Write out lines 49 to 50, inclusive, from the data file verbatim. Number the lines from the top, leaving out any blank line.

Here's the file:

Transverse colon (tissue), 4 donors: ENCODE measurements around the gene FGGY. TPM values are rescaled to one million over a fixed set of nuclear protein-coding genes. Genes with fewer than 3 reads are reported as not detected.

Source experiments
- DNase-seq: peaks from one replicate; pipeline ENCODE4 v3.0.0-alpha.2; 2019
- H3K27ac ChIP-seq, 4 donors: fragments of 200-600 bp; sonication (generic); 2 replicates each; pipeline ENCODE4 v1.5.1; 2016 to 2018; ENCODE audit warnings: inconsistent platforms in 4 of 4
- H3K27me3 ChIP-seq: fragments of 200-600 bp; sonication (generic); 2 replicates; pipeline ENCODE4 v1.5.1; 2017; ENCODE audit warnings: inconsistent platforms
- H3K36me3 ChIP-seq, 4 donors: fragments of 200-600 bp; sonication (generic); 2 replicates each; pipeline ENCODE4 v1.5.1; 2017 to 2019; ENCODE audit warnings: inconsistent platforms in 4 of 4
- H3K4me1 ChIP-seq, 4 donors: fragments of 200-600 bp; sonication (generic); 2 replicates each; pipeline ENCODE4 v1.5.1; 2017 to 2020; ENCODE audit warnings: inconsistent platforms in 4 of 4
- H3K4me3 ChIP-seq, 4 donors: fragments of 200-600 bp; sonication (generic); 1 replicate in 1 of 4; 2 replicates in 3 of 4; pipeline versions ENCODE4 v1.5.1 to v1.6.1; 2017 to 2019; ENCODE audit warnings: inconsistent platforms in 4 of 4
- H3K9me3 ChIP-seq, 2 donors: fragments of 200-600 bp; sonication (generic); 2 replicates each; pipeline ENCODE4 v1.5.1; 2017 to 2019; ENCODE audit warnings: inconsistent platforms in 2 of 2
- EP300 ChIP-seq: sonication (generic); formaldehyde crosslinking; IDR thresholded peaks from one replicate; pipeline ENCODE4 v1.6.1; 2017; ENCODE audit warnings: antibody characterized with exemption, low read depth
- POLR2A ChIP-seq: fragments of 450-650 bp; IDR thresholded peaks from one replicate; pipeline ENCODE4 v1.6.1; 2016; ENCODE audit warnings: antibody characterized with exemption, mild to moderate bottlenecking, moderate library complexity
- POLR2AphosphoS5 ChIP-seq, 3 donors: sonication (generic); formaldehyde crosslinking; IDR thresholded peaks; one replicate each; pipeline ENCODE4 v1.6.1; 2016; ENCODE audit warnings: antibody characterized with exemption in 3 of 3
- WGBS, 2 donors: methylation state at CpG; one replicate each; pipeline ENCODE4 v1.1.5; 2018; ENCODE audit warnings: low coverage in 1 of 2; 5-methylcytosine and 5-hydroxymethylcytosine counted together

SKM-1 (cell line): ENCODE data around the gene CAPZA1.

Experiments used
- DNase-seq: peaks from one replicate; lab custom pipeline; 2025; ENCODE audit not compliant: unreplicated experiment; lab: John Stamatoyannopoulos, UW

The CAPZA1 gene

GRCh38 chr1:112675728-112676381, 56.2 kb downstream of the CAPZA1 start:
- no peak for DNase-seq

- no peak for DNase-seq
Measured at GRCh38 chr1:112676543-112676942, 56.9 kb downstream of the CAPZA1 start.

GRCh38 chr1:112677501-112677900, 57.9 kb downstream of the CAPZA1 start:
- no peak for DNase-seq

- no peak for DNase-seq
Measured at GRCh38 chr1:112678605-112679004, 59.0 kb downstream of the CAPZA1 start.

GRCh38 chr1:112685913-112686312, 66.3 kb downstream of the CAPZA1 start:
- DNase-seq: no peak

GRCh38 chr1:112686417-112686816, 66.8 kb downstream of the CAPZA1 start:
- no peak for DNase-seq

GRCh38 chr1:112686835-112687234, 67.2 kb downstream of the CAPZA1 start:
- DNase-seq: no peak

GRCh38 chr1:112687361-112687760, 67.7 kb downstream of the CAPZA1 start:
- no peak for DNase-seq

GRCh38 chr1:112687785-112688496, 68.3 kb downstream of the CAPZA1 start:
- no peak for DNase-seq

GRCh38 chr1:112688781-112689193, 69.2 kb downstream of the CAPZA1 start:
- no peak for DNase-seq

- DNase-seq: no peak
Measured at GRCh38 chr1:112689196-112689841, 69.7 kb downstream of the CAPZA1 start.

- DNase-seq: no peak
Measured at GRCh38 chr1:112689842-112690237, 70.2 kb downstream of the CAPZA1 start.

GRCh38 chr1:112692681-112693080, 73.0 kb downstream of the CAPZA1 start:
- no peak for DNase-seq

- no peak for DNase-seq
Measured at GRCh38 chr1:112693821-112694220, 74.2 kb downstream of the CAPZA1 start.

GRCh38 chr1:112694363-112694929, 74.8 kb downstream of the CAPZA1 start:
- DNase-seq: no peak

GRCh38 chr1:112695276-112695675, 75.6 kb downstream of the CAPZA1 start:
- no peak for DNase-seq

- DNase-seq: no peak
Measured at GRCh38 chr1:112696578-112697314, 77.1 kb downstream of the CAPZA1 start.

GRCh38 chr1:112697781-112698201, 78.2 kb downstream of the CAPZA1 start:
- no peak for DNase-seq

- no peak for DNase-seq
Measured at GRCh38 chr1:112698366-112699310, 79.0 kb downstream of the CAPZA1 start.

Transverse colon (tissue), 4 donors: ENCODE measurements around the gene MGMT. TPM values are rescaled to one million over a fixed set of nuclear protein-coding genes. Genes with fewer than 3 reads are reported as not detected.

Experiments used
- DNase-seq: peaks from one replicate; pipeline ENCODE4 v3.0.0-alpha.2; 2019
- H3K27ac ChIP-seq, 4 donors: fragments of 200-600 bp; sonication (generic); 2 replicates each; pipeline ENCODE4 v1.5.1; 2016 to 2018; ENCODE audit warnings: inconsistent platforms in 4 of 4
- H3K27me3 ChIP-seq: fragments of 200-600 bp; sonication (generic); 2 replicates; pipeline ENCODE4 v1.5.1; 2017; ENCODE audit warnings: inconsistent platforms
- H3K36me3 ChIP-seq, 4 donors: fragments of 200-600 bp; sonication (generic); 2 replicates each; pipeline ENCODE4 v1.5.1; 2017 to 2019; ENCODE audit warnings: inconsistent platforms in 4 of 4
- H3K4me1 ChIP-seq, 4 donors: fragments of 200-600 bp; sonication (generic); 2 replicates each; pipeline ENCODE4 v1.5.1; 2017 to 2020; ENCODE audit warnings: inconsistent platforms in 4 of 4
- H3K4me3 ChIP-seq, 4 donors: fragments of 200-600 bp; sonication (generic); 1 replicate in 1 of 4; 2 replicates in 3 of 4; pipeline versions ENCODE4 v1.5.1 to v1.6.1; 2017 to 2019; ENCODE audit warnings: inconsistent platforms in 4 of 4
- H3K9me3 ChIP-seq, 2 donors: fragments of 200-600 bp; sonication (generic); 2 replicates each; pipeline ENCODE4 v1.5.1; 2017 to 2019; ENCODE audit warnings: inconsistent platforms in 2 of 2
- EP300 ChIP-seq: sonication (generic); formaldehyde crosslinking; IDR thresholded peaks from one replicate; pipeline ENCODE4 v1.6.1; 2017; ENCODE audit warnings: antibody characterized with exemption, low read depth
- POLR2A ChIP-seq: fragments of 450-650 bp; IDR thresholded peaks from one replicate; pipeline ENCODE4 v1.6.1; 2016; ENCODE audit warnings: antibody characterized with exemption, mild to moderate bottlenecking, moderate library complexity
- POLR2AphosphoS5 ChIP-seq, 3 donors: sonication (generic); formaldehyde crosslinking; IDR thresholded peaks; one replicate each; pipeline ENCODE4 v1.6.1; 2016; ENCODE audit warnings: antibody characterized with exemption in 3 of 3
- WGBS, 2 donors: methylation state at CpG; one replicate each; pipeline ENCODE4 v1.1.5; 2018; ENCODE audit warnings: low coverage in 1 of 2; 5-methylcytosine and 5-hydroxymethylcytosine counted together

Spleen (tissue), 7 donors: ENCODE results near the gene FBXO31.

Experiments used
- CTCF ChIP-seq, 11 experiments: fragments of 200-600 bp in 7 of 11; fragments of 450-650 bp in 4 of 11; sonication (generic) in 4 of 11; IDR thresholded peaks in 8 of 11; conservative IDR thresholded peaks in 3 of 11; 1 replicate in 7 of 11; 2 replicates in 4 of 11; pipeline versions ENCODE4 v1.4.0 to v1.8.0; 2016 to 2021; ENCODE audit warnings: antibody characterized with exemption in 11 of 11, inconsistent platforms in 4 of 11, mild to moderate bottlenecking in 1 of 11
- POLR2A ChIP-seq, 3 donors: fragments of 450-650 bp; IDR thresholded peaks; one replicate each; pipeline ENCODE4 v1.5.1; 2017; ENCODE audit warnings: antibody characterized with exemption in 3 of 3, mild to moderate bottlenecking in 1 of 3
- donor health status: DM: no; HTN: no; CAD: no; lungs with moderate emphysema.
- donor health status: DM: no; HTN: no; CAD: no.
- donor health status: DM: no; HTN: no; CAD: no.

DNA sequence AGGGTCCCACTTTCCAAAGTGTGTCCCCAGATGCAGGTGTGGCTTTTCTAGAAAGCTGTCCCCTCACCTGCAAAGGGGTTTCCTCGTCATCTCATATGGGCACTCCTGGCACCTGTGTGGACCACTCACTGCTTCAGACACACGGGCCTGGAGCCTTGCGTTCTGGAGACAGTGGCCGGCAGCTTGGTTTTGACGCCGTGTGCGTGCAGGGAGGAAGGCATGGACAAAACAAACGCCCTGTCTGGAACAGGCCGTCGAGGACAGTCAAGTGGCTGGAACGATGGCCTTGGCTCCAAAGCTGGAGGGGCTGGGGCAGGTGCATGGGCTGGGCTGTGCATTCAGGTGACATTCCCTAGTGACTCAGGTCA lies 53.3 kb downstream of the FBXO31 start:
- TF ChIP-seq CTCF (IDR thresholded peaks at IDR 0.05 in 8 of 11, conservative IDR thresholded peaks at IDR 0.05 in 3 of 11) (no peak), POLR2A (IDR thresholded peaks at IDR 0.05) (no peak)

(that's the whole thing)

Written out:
- no peak for DNase-seq

- DNase-seq: no peak